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"Telescope," the fictional hit single by the fictional country star Juliette Barnes on Nashville, is sung by the actress who plays Juliette, Hayden Panetierre. If it didn't become a real-life hit when the song was released a few months ago to country radio stations, it wasn't for lack of catchiness, courtesy of producers T-Bone Burnett and Buddy Miller. Of course, neither Burnett nor Miller, each exemplary performers and songwriters themselves, aren't mainstream country stars themselves. It may be that they excel at a rather darker, grimmer level of country storytelling, as in the song "If I Didn't Know Better," produced by Miller.
That song is sung by Sam Palladio and Clare Bowen, who on Nashville play two young singer-songwriters trying to break into the industry with songs that are more folk-influenced, and whose music dramatizes their tangled love lives. In the real world, that beautiful song wouldn't be a country hit, either — these days, the mainstream industry doesn't like tangled and dark; it likes lighter anthems. No matter: Exploring the various strata and struggles of the music industry is what makes Nashville a compelling TV show, and its soundtrack album displays a few superlative match-ups between actor and material. Take, for example, "No One Will Ever Love You"; it's sung by Connie Britton, who plays the country star Rayna James, who in turn is trying to sustain a career in an industry that prizes youth over the hard-won wisdom symbolized by a song and a vocal such as this.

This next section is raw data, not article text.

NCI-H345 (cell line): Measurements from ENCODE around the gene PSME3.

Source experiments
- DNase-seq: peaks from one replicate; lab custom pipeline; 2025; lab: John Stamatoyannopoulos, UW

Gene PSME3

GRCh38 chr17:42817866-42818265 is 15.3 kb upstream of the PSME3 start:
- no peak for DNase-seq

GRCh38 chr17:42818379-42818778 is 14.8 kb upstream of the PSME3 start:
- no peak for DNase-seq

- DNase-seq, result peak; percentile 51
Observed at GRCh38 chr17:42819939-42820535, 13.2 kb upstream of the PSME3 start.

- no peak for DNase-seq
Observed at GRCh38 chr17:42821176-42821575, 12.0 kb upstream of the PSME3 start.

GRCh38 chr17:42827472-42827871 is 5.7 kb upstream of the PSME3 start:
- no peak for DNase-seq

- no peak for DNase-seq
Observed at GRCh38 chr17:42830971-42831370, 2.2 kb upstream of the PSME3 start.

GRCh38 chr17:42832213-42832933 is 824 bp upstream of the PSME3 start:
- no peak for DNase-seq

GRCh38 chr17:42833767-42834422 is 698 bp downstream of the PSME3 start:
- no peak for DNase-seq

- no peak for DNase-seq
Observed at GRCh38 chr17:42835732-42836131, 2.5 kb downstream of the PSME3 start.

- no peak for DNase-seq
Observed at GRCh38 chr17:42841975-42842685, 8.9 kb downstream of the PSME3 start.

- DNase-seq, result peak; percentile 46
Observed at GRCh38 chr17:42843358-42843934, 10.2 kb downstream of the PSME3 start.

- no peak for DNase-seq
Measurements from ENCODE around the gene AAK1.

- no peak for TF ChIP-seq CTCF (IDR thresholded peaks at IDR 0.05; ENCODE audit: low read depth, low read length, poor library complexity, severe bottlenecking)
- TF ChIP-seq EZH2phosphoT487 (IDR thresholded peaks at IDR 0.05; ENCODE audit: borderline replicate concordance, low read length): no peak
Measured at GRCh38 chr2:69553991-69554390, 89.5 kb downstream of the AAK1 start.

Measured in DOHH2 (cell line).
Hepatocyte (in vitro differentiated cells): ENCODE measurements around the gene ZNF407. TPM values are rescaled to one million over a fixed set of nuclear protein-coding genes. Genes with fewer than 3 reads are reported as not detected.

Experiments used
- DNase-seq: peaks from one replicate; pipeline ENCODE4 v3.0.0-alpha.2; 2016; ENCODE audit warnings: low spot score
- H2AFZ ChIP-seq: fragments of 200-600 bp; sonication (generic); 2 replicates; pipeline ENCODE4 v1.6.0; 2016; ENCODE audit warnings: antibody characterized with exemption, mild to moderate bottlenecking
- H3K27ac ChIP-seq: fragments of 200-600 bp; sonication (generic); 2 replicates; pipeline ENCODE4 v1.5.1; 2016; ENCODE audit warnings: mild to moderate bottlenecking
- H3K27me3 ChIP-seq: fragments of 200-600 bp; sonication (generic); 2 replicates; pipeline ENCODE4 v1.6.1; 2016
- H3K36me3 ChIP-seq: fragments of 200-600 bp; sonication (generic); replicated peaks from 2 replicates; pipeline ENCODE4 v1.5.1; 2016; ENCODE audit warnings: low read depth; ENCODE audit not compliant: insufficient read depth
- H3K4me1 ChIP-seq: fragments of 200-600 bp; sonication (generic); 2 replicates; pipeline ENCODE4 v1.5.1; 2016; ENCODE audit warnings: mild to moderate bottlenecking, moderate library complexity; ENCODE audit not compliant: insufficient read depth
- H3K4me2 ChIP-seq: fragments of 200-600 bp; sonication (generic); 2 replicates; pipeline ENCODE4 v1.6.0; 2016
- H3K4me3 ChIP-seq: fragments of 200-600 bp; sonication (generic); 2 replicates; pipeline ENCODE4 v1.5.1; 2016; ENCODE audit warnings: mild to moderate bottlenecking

In the TV show, Rayna's middle-aged melancholy is positioned as more authentic than Juliette's pop-country cynicism. But in the real Nashville, a song as good as the Juliette tune, "Love Like Mine" would be embraced as a stadium singalong in the manner of female-led hit acts such as Little Big Town and Sugarland.
Nashville's soundtrack album is a success on its own terms. You rarely question the abilities of the actors as singers, while the material is performed by superb musicians such as guitarist Doyle Bramhall and Sam Bush on mandolin — and overseen by Burnett as the show's musical director. Right now, Nashville the TV show could use bigger ratings, as more viewers need to get past their own parochialism about the Nashville setting to see the ways that the various plots connect to their own lives. You know, just the way the best country music has always done.
The first commercial-scale hop production and processing facility in the region is being planned out in Loudoun County, further adding to the region's burgeoning beer business.